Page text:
11. As each side relies on some part of Section 434(1) of the Act to support its case, the relevant provisions may be reproduced here:

“Section 434. Company when deemed unable to pay its debts.– (1) A company shall be deemed to be unable to pay its debts-

(a) if a creditor, by assignment or otherwise, to whom the company is indebted in a sum exceeding five hundred rupees then due, has served on the company, by causing it to be delivered at its registered office, by registered post or otherwise, a demand under his hand requiring the company to pay the sum so due and the company has for three weeks thereafter neglected to pay the sum, or to secure or compound for it to the reasonable satisfaction of the creditor; or

(b) if execution of other process issued on a decree or order of any Court in favour of a creditor of the company is returned unsatisfied in whole or in part; or

(c) If it is proved to the satisfaction of the Court that the company is unable to pay its debts, and, in determining whether a company is unable to pay its debts, the Court shall take into account the contingent and prospective liabilities of the company.”

12. The petitioning creditor, having been met with a refusal to pay after it had served a registered notice on 11-5-1967 demanding payment of the amount declared to be due to it, claims the benefit of the deeming provision under Section 434(1)(a) of the Act. Its contention is that, once the statutory fiction or presumption is shown to operate in its favour, it becomes entitled ex debito justitiae” to a winding up order (Vide: Buckley “On the Companies Acts”, 13th Ed., 1957. p. 450). It relies, in particular, on a passage in the judgment of Lord Cranworth, in Bowes v. Hope Life Insurance and Guarantee Co., (1865) 11 HLC 389 where we find:

“…………..,I agree with what has been said, that it is not a discretionary matter with the Court, when a debt is established and not satisfied, to say whether the company shall be wound up or not; that is to say, if there be a valid debt established, valid both at law and in equity.”

It is urged that a creditor’s right to obtain a winding up order as a method of “equitable execution” is well recognised.

13. In each of the English cases cited to sustain the proposition that a creditor is entitled “ex debito iustitiae” to realize his debt, by invoking the powers of the Court to wind up an indebted company unable to pay its debts, the equities of the particular case dealt with determined the result of the case. Thus, in Bowes’ case, (1865) 11 HLC 389 (supra). Lord Cranworth pointed out that the real question, as it came up before the Master of Rolls was whether “there was such a clear proof of a debt, both at law and in equity, that he had no other course to take but immediately to direct the winding up.” In fact, there the sole creditor’s debt, though decreed by a Court appeared to their Lordships to be suspicious, and, the decree evidencing it could, in their opinion, have been collusive. Hence, the power to wind up immediately was not exercised. Time was given to file a suit to set aside, if possible, the decree evidencing the debt.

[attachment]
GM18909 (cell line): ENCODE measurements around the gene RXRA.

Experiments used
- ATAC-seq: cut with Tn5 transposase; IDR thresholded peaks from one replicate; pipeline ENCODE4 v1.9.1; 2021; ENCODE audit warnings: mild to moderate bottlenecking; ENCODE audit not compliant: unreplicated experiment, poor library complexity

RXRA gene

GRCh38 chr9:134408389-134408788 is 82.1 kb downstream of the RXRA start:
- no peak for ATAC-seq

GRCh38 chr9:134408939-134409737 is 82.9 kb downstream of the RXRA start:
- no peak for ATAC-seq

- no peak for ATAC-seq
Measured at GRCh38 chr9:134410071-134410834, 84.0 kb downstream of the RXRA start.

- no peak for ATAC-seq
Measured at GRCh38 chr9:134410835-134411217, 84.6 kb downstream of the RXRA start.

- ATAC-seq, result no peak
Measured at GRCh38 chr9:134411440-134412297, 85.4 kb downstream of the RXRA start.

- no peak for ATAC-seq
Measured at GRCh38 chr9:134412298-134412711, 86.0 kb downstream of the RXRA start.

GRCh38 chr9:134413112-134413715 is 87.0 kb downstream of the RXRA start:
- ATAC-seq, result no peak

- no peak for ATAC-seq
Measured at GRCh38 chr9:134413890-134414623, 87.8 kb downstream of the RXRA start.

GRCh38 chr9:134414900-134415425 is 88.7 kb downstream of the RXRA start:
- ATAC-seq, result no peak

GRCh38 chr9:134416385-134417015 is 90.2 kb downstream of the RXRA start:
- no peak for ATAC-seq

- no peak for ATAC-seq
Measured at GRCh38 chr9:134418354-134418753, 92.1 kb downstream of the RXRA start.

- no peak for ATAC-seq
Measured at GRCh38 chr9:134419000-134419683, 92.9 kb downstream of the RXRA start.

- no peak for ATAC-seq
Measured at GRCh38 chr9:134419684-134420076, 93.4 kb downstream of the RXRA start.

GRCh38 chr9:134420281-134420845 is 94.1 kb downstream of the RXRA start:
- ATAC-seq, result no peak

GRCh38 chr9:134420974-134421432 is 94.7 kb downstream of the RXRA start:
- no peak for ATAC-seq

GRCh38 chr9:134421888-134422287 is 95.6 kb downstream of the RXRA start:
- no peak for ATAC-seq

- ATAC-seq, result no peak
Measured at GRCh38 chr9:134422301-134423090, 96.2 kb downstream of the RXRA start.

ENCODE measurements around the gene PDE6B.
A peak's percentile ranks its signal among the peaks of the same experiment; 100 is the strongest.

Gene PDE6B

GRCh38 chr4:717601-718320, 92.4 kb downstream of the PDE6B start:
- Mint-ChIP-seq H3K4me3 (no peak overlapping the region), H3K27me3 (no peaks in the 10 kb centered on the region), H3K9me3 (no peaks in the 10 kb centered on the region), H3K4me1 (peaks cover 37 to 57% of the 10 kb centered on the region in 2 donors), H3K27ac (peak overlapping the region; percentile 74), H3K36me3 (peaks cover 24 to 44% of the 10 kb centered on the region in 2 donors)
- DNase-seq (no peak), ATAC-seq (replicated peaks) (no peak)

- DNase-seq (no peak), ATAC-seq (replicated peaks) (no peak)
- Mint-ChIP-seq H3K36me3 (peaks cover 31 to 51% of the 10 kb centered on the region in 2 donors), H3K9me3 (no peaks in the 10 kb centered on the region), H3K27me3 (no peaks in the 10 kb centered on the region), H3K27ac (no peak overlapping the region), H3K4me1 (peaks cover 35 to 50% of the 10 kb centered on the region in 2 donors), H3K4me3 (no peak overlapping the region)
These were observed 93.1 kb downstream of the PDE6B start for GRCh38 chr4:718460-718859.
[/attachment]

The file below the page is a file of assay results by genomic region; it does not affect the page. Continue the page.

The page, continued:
14. In re Manor of Lowestoft and Great Eastern Rly. Co.; Ex parte Reeve, (1883) 24 Ch 253, (Sic) Bowen, L. J., observed that even a proved creditor could only claim a right to “equitable execution” ex debito justitiae “in a special sense.” He held that the Court had to refuse, in that case, on equitable grounds, a winding up order altogether despite the proved inability of the company, within the terms of the statute, to pay its debts.

15. Learned counsel for the petitioner relied largely on English decisions, which are only persuasive authorities for us, on the ground that provisions of our Companies Acts are based on corresponding provisions of English Acts. English cases are not wanting where it had been held that “the Court is not bound ex debito justitiae to make an immediate order to wind up a company”, even whether a petitioning creditors’ debt exceeding the required amount is admitted and not paid within time fixed by Statute after a demand by notice, without giving time or opportunity, in the exercise of its discretion, to make arrangements to pay up (See: e.g. In re Brighton Hotel Co., (1868) LR 6 Eq Cases 339; In re Western of Canada Oil, Lands, and Works Co., (1873) LR 17 Eq Cases, 1.

16. In W. T. H.’s T. Works Co. v. G. E, Supply Co., AIR 1939 All 840 at p. 845 Iqbal Ahmad, J, observed, with regard to this Court’s discretionary power, now found in Section 433 of the Act, to wind up a company:

“It would thus appear that the company is unable to pay its debts. This fact, however, does not necessarily entitle the petitioner to an order for the winding up of the company as the discretion to pass such an order, even in the case of the inability of a company to pay its debts, is by Section 162 vested in the Court.”

I am unable to take a different view of the power contained in provisions of Section 433 of the Act, I, therefore, respectfully dissent from some of the views expressed recently by Vimadalal, J., of the Bombay High Court, in re Advent Corporation (P) Ltd., (1969) 39 Com Cas 463 (Bom) when admitting a winding up petition. Moreover, on facts, the position of petitioners appeared equitably strong there.